Tuesday, September 7, 2010

Mr. Wasden

A natural nerd, I typically enjoyed and excelled at school...and most of my teachers loved me.  But I had a tendency to be quiet and shy.  Often the only black kid in my grade, I became acutely self-conscious after my mother suddenly cut my waist-length braids into an afro...from which my hair never really outgrew.

Making new friends was never easy for me -- a situation exacerbated by my family's frequent moves -- and I attended six different elementary schools alone.I was seven years old when I left Penrose Elementary for Pennsylvania, and we moved twice while there.  I'd finally found a niche amongst the sixth-grade brains and flautists of South Brandywine Junior High when my parents announced we were moving back to the Springs.  I was 11 when I said goodbye to my east-coast friends...and our mid-year move was especially hard on me.

The weekend before my first day at Audubon Elementary that sad January, my mother had taken me to the Americana Beauty College for a cheapie trim.   The girl who got stuck with me had no idea how to work with "ebony" hair, and botched and butchered it unevenly; a more self-sure stylist did what he could to repair the damage that she'd done...but the fact of the matter was that my hair was so short; I wept each time I glimpsed my reflection in the mirror.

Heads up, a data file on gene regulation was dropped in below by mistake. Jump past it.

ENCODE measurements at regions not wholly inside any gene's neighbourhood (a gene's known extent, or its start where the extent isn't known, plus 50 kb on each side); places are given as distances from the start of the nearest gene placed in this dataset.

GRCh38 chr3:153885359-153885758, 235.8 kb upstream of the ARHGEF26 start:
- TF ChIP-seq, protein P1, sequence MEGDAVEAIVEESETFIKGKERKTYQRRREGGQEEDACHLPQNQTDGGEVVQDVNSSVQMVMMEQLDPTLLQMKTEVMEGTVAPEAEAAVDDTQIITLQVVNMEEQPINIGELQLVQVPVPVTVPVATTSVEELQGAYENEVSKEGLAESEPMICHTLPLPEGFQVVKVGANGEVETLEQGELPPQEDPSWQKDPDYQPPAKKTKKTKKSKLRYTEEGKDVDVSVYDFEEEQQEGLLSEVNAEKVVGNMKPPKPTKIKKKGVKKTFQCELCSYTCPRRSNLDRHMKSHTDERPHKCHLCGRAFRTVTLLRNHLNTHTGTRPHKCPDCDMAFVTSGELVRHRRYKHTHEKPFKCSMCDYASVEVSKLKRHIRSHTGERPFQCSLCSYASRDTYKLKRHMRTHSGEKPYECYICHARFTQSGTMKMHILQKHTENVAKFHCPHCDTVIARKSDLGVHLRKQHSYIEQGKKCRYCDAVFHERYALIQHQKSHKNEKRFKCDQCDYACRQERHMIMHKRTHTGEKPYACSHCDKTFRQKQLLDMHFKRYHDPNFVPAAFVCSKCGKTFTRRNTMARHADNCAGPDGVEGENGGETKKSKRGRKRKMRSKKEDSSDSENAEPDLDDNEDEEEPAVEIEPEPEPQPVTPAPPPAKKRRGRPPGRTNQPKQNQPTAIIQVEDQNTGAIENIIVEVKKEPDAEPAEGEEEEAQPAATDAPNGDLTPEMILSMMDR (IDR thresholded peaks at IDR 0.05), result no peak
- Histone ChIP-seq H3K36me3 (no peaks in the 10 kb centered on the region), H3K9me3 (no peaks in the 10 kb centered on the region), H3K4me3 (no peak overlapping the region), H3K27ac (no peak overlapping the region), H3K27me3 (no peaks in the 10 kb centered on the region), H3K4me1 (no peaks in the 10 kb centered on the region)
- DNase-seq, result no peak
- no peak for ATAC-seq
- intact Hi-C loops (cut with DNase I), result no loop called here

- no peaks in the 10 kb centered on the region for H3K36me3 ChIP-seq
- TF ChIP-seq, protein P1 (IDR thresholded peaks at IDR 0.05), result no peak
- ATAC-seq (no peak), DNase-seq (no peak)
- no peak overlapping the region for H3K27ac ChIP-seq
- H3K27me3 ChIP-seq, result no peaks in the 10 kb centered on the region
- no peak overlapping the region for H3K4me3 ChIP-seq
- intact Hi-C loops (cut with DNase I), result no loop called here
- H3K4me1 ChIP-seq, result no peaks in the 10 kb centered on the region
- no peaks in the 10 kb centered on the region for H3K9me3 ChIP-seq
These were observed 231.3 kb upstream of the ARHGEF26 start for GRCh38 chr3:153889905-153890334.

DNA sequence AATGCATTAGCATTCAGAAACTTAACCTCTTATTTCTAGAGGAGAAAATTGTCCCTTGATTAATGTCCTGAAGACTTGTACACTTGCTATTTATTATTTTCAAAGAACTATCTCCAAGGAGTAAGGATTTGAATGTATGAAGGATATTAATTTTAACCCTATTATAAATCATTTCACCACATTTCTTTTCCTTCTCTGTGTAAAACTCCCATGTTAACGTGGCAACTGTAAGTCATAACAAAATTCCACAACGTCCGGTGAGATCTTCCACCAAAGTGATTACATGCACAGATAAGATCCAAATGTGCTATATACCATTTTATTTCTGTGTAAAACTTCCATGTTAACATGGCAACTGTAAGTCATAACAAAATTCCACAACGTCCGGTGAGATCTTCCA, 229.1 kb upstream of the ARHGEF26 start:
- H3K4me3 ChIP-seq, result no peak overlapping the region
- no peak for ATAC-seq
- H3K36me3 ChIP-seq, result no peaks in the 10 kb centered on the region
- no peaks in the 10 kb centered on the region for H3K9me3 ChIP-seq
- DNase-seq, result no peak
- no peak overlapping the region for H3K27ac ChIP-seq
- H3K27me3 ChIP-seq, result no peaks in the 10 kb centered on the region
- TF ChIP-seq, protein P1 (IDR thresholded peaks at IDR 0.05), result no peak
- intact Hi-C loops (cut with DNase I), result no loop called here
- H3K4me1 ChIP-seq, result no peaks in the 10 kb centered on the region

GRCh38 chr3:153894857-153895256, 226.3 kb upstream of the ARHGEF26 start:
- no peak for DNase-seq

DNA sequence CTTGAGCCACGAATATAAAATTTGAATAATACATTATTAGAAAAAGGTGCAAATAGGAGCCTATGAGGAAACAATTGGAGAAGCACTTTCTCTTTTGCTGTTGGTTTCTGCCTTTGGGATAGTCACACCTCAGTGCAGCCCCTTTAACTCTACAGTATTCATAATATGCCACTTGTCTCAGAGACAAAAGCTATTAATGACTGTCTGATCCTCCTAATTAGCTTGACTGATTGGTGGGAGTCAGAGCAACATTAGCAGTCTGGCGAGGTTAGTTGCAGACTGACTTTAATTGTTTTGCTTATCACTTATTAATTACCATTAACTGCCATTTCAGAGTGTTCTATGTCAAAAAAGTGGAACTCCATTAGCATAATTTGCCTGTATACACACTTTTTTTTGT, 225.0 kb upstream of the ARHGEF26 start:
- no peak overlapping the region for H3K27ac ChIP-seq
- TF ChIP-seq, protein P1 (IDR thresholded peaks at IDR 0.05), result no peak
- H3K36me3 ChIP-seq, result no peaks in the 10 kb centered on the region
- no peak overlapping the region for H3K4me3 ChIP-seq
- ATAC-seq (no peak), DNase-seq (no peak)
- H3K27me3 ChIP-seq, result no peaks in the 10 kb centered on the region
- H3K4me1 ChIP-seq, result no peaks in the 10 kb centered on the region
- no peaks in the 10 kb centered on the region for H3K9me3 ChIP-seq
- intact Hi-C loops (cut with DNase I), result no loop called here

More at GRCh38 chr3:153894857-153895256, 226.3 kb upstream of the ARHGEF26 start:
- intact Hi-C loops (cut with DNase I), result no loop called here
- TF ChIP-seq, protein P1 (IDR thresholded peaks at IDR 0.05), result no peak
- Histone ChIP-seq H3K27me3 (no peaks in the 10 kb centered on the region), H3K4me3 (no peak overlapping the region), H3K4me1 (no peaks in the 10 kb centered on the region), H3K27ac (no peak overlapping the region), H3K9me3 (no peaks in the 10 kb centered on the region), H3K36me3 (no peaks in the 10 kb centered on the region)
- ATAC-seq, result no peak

Dreading Monday's inexorable arrival, I know that I never hated my clothes, my hair, my face, and myself more than I did when that bitter cold day finally dawned.  Waiting for the bus on the corner of Ranch Circle and Ranch Drive, I hid myself beneath the slightly matted faux-fur trimmed hood of my lame, pea-green winter coat. 

Arriving at our destination before the first bell, we passengers disembarked, and diffused onto the asphalt playground.  Standing alone, my mind chock full of thoughts, I was an island unto myself.  BAM from out of nowhere came an unexpected leather tether-ball hit to the head...my face and eyes stinging with startled surprise.  A boy came rushing up towards me.  "Sorry," he began, and then stopped; I saw the stupid expression on his face as his eyes took me in.  "Whoa," he said after a moment, before traipsing off casually, "I thought you were the new black dude."  

The bell rang and I felt the butterflies in my stomach turn to albatross.  We filed into the room; one desk sat empty, and I perceived that it was mine, in alphabetic order after A, B, and C.  As the teacher began to read off the attendance, I could not bring myself to take off my coat...clinging to its shaky shelter.  He stepped measuredly down the first row, calling out names one by one.  As he came up the second row, I shrank a bit in anticipation of my name being called, psyching myself up as the teacher approached from behind.